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What's the right "cost basis" for a primary home converted into a rental home?

Purchased a CA home 10yrs ago at 400k, then converted into rental home while its FMV is 700k already. What's the right "cost basis" in this case when calculate the depreciation?  Should be original purchase 400k (+ any improvement cost and then minus land value as I know from IRS code) as the cost basis only as it's way lower than the FMV? 

2nd question, if I moved back into this rental home in 5yrs later (converting it back to be primary home), and later selling it after living 2+yrs, do I need to pay that depreciation recapture tax and why? And will the cost basis choice (between FMV vs. original purchase value) impact this recapture tax please?

 

ps: saw a similar discussion there but not exact same thus I reposted it again and hopefully more experts like @DS30 can help further expand the topic. 

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Accepted Solutions

What's the right "cost basis" for a primary home converted into a rental home?


@icnewer wrote:

What's the right "cost basis" in this case when calculate the depreciation?  Should be original purchase 400k (+ any improvement cost and then minus land value as I know from IRS code) as the cost basis only as it's way lower than the FMV? 

 

and later selling it after living 2+yrs, do I need to pay that depreciation recapture tax and why? And will the cost basis choice (between FMV vs. original purchase value) impact this recapture tax please?


 

You should have used 400k as the Basis for depreciation [the LOWER of (a) the Cost and (b) the Fair Market Value on the date of conversion to a rental].

 

Yes, the $250,000/$500,000 exclusion for your Principal Residence does not cover depreciation.  It does not cover the GREATER of (a) the depreciation that you actually took or (b) the depreciation that you could have taken.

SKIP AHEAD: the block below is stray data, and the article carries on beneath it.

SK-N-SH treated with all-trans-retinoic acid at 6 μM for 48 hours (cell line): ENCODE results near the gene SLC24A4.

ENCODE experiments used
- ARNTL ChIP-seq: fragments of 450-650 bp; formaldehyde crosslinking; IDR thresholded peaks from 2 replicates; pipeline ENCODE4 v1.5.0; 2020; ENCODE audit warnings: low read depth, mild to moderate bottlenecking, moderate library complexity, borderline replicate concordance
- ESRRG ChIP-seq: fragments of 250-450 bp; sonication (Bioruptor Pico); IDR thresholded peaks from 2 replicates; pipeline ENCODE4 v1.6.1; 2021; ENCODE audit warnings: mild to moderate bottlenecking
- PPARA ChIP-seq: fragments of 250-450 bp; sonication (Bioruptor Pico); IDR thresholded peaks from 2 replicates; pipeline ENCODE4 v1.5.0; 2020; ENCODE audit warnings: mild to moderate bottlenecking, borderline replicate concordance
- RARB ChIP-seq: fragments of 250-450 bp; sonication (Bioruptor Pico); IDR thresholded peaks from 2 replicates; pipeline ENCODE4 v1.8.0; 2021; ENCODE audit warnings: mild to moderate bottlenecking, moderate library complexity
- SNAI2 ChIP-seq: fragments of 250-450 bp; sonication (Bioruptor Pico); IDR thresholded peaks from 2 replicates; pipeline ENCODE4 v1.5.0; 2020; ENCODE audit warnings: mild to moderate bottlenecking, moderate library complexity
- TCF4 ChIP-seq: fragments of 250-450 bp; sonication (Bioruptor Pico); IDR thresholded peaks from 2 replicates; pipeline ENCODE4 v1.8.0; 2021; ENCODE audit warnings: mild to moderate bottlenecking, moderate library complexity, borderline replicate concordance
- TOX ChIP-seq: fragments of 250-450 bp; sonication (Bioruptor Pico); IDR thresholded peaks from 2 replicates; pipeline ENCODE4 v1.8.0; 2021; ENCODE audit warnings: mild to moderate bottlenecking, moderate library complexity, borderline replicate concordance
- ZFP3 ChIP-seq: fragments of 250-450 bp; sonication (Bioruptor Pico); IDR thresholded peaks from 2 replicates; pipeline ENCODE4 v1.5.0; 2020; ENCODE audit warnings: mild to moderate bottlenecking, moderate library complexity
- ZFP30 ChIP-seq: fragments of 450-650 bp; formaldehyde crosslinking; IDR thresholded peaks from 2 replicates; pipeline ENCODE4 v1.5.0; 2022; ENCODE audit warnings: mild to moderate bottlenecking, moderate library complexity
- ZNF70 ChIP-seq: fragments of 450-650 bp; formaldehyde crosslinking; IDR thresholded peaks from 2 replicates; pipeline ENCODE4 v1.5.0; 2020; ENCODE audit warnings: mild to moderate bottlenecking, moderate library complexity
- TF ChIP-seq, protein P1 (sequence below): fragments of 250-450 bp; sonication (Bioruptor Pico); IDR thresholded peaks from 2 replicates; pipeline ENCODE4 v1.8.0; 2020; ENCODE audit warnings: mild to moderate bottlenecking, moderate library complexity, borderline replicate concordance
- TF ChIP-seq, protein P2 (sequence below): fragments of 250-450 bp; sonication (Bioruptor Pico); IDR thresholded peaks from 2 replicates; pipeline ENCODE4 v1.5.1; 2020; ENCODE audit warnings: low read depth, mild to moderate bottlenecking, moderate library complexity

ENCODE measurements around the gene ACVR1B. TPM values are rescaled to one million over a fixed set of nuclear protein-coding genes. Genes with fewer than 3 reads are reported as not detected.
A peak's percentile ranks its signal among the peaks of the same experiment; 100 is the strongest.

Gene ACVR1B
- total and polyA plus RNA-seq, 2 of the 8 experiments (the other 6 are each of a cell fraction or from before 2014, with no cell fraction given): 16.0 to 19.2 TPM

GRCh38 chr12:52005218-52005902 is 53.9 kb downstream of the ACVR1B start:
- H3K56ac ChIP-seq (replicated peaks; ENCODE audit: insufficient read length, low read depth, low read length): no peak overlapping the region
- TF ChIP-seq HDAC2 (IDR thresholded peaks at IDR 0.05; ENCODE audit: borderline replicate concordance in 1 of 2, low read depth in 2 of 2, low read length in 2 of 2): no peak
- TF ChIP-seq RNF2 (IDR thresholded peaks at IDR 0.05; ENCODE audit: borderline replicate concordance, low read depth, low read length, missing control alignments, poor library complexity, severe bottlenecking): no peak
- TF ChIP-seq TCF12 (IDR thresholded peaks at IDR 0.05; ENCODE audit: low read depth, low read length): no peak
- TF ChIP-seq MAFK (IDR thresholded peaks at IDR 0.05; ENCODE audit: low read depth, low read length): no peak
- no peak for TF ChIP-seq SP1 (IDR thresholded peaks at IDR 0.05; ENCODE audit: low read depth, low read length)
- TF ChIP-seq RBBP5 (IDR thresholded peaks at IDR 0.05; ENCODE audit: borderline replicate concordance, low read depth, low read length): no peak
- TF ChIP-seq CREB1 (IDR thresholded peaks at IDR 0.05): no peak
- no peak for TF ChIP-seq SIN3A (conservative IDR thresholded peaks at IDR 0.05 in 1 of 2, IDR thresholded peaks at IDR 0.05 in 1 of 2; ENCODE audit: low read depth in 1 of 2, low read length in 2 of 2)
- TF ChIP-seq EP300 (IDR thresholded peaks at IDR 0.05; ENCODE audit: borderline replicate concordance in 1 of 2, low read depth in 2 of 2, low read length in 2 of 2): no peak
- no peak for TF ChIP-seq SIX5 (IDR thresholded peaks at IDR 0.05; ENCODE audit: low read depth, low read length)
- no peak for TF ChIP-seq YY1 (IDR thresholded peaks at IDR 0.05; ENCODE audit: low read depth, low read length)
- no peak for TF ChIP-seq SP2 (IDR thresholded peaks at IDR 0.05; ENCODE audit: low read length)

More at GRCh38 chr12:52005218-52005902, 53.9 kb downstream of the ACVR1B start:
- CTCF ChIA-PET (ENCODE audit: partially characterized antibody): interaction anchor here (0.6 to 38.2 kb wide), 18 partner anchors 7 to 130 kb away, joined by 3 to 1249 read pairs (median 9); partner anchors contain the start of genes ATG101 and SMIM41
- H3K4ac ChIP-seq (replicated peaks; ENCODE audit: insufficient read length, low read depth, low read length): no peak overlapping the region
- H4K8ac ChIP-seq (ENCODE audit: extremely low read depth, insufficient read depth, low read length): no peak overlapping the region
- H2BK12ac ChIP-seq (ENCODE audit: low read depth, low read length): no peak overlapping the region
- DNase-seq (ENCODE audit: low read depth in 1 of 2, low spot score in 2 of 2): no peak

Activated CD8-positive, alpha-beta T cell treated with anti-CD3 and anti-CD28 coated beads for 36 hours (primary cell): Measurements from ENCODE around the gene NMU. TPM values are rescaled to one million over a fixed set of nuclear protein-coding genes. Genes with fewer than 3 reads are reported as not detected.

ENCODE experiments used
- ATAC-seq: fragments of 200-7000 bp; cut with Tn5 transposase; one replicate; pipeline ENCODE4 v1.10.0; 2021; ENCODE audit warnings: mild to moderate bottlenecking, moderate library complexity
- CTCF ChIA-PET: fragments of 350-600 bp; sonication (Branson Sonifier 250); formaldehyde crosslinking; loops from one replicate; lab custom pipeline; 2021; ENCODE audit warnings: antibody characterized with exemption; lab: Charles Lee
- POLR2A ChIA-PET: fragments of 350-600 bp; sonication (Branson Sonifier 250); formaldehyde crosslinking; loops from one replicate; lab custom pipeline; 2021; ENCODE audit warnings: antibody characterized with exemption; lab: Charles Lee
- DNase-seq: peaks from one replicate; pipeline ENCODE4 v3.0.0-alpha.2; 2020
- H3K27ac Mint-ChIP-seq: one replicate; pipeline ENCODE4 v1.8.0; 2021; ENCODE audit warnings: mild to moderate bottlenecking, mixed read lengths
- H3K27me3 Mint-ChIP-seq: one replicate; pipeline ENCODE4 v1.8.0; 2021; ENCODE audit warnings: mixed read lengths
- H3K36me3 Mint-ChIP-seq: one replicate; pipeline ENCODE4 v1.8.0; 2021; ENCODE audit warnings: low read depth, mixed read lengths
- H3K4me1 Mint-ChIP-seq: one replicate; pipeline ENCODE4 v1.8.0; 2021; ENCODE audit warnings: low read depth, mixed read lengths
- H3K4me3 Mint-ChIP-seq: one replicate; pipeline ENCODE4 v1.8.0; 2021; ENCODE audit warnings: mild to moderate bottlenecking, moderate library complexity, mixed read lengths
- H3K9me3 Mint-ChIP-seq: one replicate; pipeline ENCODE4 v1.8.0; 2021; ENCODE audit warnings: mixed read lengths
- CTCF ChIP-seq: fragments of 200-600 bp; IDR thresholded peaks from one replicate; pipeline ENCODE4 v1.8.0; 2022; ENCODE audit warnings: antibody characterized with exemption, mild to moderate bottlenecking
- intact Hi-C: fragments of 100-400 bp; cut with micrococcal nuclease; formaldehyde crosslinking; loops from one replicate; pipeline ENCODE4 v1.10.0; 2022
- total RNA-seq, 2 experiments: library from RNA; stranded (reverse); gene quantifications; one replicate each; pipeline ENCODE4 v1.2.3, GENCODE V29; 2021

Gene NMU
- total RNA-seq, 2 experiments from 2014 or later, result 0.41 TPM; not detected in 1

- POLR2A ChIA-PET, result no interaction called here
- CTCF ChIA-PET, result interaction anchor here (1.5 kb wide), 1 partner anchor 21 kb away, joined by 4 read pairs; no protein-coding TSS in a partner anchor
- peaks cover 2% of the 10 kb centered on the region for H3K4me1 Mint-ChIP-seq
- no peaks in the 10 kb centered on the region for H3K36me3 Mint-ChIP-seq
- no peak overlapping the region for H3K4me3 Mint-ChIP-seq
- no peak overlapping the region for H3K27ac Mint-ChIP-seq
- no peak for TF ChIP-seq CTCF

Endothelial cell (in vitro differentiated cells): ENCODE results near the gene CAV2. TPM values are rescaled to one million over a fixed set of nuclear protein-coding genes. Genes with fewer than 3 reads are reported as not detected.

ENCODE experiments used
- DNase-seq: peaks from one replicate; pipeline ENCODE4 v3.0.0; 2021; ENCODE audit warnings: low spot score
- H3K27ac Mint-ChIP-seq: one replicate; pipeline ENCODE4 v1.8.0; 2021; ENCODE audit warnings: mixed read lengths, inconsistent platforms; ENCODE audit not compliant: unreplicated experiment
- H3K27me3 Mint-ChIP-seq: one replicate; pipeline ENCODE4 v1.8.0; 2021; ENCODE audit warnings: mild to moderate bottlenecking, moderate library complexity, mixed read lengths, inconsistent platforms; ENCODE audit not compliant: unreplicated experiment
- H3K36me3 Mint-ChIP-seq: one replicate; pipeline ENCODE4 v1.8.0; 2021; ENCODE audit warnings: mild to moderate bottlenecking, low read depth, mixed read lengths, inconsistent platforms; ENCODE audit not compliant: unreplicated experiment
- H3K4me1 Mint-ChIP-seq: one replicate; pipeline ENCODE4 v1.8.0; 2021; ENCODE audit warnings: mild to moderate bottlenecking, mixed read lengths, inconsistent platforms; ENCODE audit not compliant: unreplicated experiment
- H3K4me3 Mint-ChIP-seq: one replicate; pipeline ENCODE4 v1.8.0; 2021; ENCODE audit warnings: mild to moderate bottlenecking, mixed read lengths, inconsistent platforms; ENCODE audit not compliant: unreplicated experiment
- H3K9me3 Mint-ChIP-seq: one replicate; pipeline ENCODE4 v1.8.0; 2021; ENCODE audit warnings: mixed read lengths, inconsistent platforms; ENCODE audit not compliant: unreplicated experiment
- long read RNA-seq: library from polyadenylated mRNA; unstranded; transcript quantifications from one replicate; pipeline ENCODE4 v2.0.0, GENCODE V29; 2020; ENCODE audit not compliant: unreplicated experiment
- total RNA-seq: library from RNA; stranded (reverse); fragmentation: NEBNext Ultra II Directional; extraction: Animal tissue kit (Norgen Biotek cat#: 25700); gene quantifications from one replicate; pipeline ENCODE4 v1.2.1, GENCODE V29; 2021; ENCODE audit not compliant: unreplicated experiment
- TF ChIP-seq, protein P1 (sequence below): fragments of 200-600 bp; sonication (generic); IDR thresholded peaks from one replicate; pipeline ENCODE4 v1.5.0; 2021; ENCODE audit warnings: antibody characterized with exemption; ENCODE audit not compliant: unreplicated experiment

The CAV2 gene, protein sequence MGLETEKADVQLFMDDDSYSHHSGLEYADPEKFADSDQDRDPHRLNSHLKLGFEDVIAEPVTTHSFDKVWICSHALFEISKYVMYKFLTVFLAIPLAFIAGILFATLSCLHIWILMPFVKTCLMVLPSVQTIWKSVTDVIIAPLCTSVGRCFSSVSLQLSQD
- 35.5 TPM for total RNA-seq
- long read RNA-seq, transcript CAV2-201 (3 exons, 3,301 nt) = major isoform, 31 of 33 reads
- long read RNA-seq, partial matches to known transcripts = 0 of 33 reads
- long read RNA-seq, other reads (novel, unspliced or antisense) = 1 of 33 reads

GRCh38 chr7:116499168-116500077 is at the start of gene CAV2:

You also have "Nonqualified Use" for the rental period.  That means that in addition to depreciation, a portion of the sale does NOT qualify for the $250,000/$500,000 Principal Residence exclusion.

 

View solution in original post

What's the right "cost basis" for a primary home converted into a rental home?

400K plus improvements less the land value, when acquired, is depreciable (the lesser of cost or fair market value).  depreciation recapture is always required when there is a gain on sale up to the amount of the gain. The code requires this. gain is figured as selling price less selling expenses less tax basis in the property.

Tax basis in the property is 

the $400K(which includes the land) plus the cost of improvements less depreciation allowed or allowable.

 

so say you used it a a principal residence for 3 years

rented it for 5 years 

then used it as a personal residence again for 7 years

thus total ownership 15 years

your home sale exclusion will be reduced because of nonqualified use (rental) irc Sec 121(b) (5)

period of nonqualified use 5 years

period of ownership 15 years

gain say $210K

gain not qualifying for home sale exclusion 5/15 X 210K or $70K  

**************************

sec 121(b)

(5)Exclusion of gain allocated to nonqualified use
(A)In general
Subsection (a) shall not apply to so much of the gain from the sale or exchange of property as is allocated to periods of nonqualified use.

(B)Gain allocated to periods of nonqualified use
For purposes of subparagraph (A), gain shall be allocated to periods of nonqualified use based on the ratio which—
(i)the aggregate periods of nonqualified use during the period such property was owned by the taxpayer, bears to
(ii)the period such property was owned by the taxpayer.
(C)Period of nonqualified use
For purposes of this paragraph—
(i)In general
The term “period of nonqualified use” means any period (other than the portion of any period preceding January 1, 2009) during which the property is not used as the principal residence of the taxpayer or the taxpayer’s spouse or former spouse.

(ii)Exceptions
The term “period of nonqualified use” does not include—
(I)any portion of the 5-year period described in subsection (a) which is after the last date that such property is used as the principal residence of the taxpayer or the taxpayer’s spouse,

View solution in original post

DianeW777
Employee Tax Expert

What's the right "cost basis" for a primary home converted into a rental home?

Yes, to the extent that depreciation was at or above $70,000 (total gain).  Use the instructions below to enter your sale of home and have the total depreciation expense used when it was a rental. TurboTax will do the math and carry the gain to the appropriate sections of your return. Mike9241 gave a great example of how the sale will be handled.